• Here, there was no possible basis for concluding that the employer was unfit to be registered. There was no basis on which the board could conclude either that the company was unfit to be registered or that it had interfered with the proper performance of stevedoring operations (which were the grounds of cancellation/suspension of a registration under the Act).
    • A writ of prohibition to prevent the inquiry from continuing.

The principle in Melbourne Stevedoring was put another way by Mason CJ in Australian Broadcasting Tribunal v Bond:[4]

  • “there is no error of law simply in making a wrong finding of fact”
  • “...want of logic is not synonymous with error of law. So long as a there is some basis for an inference – in other words, the particular inference is reasonably open – even if that inference appears to have been drawn as a result of illogical reasoning, there is no place for judicial review because no error of law has taken place.”
  • There is a traditional common law principle that “an absence of evidence to sustain a finding or inference of fact gives rise to an error of law.”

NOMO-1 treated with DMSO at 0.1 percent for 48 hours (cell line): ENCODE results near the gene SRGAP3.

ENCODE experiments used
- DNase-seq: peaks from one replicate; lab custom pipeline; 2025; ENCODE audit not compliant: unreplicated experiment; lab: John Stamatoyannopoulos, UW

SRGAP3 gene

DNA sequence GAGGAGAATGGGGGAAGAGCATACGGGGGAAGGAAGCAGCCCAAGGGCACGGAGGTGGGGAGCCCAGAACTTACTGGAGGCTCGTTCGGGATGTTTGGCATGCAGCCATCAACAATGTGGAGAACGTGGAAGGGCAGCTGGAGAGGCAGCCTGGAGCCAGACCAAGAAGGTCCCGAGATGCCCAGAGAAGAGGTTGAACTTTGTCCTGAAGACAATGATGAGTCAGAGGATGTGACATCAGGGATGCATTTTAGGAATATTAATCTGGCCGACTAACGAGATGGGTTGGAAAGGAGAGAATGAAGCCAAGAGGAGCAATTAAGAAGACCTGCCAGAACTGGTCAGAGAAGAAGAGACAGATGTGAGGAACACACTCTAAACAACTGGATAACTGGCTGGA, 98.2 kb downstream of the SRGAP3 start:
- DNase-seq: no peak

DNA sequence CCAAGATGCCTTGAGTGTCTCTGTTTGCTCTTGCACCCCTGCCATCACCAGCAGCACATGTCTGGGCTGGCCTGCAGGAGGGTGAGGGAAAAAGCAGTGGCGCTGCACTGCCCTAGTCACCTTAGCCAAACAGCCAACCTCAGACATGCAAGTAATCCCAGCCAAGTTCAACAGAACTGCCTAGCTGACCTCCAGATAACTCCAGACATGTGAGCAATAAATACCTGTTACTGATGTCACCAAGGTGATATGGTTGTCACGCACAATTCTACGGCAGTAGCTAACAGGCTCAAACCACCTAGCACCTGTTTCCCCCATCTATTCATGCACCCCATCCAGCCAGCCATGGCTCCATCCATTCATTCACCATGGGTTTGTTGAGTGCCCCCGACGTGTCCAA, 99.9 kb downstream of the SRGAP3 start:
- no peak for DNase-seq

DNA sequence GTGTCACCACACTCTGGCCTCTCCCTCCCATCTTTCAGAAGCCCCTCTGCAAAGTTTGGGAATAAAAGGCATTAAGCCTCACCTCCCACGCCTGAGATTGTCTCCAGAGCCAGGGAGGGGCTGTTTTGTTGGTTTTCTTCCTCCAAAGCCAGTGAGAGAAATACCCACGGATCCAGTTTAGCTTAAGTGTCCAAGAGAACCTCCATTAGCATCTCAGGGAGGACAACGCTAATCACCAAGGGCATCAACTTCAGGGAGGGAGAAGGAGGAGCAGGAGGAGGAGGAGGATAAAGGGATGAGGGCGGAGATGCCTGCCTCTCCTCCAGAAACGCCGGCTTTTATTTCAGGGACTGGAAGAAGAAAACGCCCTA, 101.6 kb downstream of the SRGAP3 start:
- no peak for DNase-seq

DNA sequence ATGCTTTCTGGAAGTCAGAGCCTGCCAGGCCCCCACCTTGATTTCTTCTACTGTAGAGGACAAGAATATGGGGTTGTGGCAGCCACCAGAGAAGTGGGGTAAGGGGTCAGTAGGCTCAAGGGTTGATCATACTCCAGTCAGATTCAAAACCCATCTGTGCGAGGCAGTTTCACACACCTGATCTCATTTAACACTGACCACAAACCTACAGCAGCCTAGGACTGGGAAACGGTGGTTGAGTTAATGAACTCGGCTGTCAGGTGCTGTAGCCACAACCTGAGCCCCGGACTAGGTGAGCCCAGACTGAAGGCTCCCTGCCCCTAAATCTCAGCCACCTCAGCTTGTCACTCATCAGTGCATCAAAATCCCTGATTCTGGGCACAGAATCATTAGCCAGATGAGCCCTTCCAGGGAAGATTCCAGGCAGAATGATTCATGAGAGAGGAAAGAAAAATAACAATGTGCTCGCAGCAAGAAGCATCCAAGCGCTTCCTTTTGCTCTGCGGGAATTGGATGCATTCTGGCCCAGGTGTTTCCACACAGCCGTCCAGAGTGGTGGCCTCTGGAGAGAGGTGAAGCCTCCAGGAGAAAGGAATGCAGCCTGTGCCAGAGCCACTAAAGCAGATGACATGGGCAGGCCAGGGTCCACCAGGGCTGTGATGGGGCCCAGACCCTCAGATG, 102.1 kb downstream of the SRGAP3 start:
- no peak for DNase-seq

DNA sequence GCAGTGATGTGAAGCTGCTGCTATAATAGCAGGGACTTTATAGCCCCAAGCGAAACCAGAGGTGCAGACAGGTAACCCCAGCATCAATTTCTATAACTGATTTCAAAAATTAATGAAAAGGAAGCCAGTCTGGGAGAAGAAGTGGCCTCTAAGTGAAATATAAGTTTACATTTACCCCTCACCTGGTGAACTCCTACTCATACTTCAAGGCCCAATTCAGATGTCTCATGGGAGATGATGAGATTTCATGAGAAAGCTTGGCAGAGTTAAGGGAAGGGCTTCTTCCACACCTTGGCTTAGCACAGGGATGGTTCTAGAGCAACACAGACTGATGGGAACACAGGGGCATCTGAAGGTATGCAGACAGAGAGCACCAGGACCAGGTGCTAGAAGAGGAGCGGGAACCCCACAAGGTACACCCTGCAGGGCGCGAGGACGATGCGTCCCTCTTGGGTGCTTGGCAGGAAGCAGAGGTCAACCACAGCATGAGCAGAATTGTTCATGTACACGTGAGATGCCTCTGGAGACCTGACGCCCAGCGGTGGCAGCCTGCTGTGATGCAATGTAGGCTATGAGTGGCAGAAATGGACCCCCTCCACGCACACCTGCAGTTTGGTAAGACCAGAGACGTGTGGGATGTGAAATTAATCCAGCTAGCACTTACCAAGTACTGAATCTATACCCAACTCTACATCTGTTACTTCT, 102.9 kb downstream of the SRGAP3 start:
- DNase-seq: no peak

Greenwood J in SZDT v Minister for Immigration and Citizenship[5] summarised the view as:

  • “A description of the reasoning of the Tribunal as irrational, illogical or unreasonable may simply be an emphatic way of expressing disagreement with the reasoning, conclusions, findings made and a determination by the Tribunal...”
  • “...what is required is some precision in identifying the legal consequence of irrational or illogical reasoning and the legal principle to be invoked that attracts [judicial review].”

In SDZMDS,[6] the court accepted that serious irrationality or illogicality may give rise to jurisdictional error but, only if “no rational or logical decision-maker could arrive [at the decision] on the same evidence.”

  • There is a close parallel between this ground and Wednesbury unreasonableness; both focus on the process of the decision-maker and not on the reasoning itself or the decision reached.
  • The question of whether the treatment of evidence or finding of fact is irrational may be largely one of degree.

Sinclair v Mining Warden at Maryborough[7]

  • Facts: The mining warden had recommended the grant of a mining licence for an area of 1100 acres on Fraser Island, though the evidence before the warden referred to mineralisation in only 60 acres of that area and other evidence pointed to the possible adverse impact of mining on the ecology of the island.